Not-com bubble? Or just simple math?
**This article was originally published on LinkedIn**
I believe The Atlantic gets it completely wrong in this article by Derek Thompson. Thompson all but ignores the fact that investors aren’t so much interested in what you sell as how profitable selling it actually is.
I, for one, am reassured. It’s about time cooler (dare I say more mature?) heads prevailed.
Uber is a wonderful illustration. I challenge you to describe what exactly is so innovative about calling up a dispatcher to request that a total stranger in a car pick you up at point A and drop you off at point B in exchange for a pre-arranged fee?
In reality – nothing. It’s called a taxi service and just because Uber refuses to be defined by an industry definition (should we call them industry-fluid?) doesn’t mean it isn’t one.
Oh but it’s different! I can hear the rumble of dismissive dissent already. OK – let’s look at it economically:
Uber drivers are “independent contractors”.
Uber drivers use their own vehicles at their own expense in order to provide a much needed service for a fee set by their ’employer’. This means that Uber drivers in Canada who work steadily can expect to generate $16 to $26 per hour. Let’s split the difference and call it $21/hour. You can expect to generate $3,510 @ $21 per driving hour. Of course, that’s before overhead and expenses.
What expenses? So glad you asked!
- You need some sort of vehicle. Lets assume a favourable lease with payments around $450 a month, before tax.
- Insurance – will vary across the country, but let’s call it $200 a month on average for an urban centre and vehicle being driven for work purposes.
- Maintenance – all those extra kilometres are going to take a toll. I’m going to use $200/m based on two oil changes and one brake replacement annually, plus a few minor service items like alternators, transmissions, spark plugs.
- Fuel. So they say a driver will typically do two trips per hour and work 30 hours per week. Assume an average rate of speed of 40 km/hr (city driving) and you’re looking at 1200 Km a week. Or 120 litres of gas assuming you get around 10L/100Km. Even at $1.25/litre that’s $150 a week – or a whopping $675 every month!
- Cleaning. If you’ve ever picked up an inebriated youth from a bar, you know what I’m saying here. Let’s throw in $50 a month to keep your place of business smelling sweet.
- Miscellaneous Admin – you’ll need to do some paperwork, vacuum the darn car, take time away from driving to handle maintenance appointments and the like. Add 5 hours per week for these mundane but unavoidable tasks. You’re really working 35 hours a week – just sayin’.
Add all that up – to be a full time Uber driver in Canada will cost you somewhere in the neighbourhood of $1,575 per month in expenses, leaving you with just $1,935 per month in gross income. Or, effectively $12.29 per hour worked.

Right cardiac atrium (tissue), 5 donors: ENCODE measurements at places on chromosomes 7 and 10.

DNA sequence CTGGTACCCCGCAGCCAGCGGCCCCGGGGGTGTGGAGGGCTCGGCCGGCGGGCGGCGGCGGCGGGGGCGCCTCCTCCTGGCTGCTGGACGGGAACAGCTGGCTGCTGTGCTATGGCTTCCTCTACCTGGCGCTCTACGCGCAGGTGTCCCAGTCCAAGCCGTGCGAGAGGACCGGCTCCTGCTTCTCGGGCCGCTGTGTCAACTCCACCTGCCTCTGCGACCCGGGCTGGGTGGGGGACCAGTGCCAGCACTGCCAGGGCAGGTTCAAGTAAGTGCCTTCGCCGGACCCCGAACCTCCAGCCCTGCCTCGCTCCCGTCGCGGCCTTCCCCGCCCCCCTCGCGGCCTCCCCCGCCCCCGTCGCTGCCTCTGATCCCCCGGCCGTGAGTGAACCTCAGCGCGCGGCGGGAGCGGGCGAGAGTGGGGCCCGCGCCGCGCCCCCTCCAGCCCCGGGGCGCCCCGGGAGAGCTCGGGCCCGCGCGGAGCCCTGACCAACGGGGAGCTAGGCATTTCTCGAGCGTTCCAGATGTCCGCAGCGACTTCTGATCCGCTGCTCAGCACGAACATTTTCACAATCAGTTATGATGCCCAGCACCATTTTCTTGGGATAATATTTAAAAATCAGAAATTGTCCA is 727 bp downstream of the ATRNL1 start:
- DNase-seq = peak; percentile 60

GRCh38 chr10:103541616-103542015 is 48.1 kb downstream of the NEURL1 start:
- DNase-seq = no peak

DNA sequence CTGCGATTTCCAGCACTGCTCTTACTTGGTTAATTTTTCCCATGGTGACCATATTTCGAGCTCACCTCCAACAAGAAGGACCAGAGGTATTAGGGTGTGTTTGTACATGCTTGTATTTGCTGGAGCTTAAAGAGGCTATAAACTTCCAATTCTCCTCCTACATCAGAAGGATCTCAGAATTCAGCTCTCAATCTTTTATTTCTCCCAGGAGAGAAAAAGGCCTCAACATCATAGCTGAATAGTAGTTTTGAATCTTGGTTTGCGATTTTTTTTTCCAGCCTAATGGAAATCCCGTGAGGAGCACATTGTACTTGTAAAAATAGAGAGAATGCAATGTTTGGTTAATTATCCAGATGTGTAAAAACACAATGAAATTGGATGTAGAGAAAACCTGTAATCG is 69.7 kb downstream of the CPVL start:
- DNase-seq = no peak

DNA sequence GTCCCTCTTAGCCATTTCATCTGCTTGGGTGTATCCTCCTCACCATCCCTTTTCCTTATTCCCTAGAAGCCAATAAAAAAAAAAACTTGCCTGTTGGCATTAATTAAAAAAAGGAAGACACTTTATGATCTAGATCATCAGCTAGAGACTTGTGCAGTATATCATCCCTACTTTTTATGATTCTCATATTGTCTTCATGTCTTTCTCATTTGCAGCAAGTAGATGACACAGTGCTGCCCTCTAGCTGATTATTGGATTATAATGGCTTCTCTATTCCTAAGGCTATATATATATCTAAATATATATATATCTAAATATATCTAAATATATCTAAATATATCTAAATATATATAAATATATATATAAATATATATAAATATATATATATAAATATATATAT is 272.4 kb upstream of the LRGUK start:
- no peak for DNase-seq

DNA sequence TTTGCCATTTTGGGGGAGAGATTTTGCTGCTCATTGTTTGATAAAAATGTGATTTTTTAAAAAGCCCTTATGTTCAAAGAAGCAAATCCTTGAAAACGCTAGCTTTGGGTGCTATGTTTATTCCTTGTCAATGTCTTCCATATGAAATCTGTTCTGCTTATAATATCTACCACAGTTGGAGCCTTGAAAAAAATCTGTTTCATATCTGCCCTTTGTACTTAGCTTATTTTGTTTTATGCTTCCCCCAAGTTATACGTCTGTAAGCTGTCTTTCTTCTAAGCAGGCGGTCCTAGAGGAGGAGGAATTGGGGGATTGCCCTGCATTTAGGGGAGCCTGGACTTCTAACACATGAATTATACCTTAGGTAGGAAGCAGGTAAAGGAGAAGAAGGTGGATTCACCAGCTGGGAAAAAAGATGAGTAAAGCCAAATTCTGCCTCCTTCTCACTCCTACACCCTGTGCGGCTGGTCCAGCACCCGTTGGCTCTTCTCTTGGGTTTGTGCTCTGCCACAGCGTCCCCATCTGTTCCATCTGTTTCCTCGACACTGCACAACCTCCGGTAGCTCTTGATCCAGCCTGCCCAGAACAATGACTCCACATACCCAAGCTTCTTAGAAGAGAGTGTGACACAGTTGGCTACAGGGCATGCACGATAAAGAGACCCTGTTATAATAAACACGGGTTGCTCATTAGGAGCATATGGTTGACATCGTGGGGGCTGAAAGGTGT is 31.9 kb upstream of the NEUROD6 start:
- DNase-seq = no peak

Side note: the average cab driver in Canada makes $19 per hour. So, Uber is effectively buying labour at a 32% discount.
This is where it gets really fun:
- You are self-employed, so you are required to pay BOTH the employer and employee portion of your EI and CPP. Together that will amount to about 5% of your income. Deduct $100.
- You don’t have any health benefits, so you’ll probably want to jump on an insurance plan. Let’s assume you’re single and healthy, and cap that at $100 a month.
- Income tax. Fortunately for you, you’re in a lower income bracket so you’ll only pay about 25% of your income over basic living deductions. Let’s call it $3600 a year to make the math easy. That’s another $300 off the top of your income.
After deducting business expenses and income taxes, you’re left with roughly $1,435 a month to live on.
You’re better off at Starbucks
By comparison, work 35 hours a week in Starbucks for $14.50 per hour and you’ll earn gross income of $2,283.75. Starbucks will pony up for your health benefits after 3 months time and they pay the employer share of CPP and EI. Even if they only pay 50% of your benefits, your deductions likely amount to less than $500 a month. You’ll go home with $1,783.75 – $348 more than the Uber driver, more than enough to cover both a bus pas and a car sharing service like Car 2Go or Evo if you really must drive. And you won’t have to risk your life in constant city traffic to do it.
Is there a problem with the cost and availability of taxis in major cities? Yep.
Could Uber solve that? In the short term, possibly.
In the long term, simple economics will drive up the price.
As governments acclimatize to the “sharing economy” mindset, our laws and licensing structures will adapt. Many cities are already requiring drivers to have higher qualifications and meet more rigid standards. Business licenses will likely follow. Along with other red-tape designed to keep commuters safe.
And THAT is what’s driving (pun intended) lower valuations for some sharing economy IPOs. The business’ competitive edge is convenience and price. Neither are sustainable over the long term.
- Uber wins on convenience only because of apathy by the taxi industry combined with some government restrictions keeping supply below demand. Note that a too-low supply also artificially drives up prices on the meter. Both those things will be forced to change simply by Uber’s entry into a market.
- Uber wins on price by paying bare-minimum wages and is already facing upward pressure on what many deem unfair labour practises. This will push Uber’s cost up while taxi rates are being dragged down, evening out the price difference.
The cracks are already showing.
The not-com burst is not as simple as the companies Thompson flags not being “pure tech”. Their business models are missing the key ingredient investors look for – a reliable and sustainable path to profit.
A combination of greed and financial desperation does not a good investment prospect make. Somebody is guaranteed to lose their shirt in these scenarios; the only question is who.